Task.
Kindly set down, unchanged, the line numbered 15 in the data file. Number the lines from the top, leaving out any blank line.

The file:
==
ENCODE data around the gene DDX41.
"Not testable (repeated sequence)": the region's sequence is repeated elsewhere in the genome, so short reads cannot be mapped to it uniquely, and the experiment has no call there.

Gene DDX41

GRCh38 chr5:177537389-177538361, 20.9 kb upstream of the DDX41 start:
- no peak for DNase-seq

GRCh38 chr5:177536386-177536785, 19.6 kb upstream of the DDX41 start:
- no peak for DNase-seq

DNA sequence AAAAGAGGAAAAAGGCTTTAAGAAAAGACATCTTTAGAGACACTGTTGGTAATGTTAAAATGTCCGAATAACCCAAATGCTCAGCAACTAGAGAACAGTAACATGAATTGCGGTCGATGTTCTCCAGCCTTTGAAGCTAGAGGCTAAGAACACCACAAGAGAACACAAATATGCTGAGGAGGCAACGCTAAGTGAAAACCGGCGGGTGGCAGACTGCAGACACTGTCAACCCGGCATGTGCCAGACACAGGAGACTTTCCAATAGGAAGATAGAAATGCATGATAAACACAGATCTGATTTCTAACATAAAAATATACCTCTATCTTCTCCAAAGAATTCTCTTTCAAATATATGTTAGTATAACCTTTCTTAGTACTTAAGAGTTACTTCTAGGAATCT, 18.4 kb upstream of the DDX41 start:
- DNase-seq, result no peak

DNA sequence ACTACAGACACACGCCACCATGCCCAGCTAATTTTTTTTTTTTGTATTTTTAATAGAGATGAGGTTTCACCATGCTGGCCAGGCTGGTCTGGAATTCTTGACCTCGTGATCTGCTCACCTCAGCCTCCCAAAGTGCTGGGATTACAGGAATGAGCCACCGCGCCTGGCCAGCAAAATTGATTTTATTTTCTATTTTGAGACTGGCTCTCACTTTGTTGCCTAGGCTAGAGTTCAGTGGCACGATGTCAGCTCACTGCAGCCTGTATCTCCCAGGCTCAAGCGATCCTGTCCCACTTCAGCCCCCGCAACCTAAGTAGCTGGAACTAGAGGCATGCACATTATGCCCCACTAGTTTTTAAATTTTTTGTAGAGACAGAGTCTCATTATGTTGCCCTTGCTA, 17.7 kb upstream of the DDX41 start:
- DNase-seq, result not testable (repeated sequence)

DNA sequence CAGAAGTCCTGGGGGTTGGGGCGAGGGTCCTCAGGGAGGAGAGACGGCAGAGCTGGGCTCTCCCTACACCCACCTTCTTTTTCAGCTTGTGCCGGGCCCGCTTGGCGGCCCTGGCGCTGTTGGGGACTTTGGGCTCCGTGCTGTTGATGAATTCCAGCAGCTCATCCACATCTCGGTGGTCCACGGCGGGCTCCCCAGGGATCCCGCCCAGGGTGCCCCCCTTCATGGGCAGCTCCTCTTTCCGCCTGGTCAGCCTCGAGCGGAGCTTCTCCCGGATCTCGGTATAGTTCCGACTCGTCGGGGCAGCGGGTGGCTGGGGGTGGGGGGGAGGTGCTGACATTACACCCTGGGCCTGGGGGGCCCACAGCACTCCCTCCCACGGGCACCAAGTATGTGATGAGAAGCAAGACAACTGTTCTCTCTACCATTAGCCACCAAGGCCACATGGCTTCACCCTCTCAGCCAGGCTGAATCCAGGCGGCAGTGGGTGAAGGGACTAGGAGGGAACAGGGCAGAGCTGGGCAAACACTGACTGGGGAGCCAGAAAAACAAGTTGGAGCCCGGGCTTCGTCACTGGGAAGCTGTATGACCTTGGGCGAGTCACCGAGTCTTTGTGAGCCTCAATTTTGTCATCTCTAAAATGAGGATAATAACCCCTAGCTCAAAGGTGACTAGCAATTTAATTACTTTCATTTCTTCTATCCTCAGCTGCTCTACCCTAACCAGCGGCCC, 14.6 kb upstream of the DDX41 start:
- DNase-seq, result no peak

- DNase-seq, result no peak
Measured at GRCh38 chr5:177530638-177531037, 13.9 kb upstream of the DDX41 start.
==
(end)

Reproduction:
Measured at GRCh38 chr5:177530638-177531037, 13.9 kb upstream of the DDX41 start.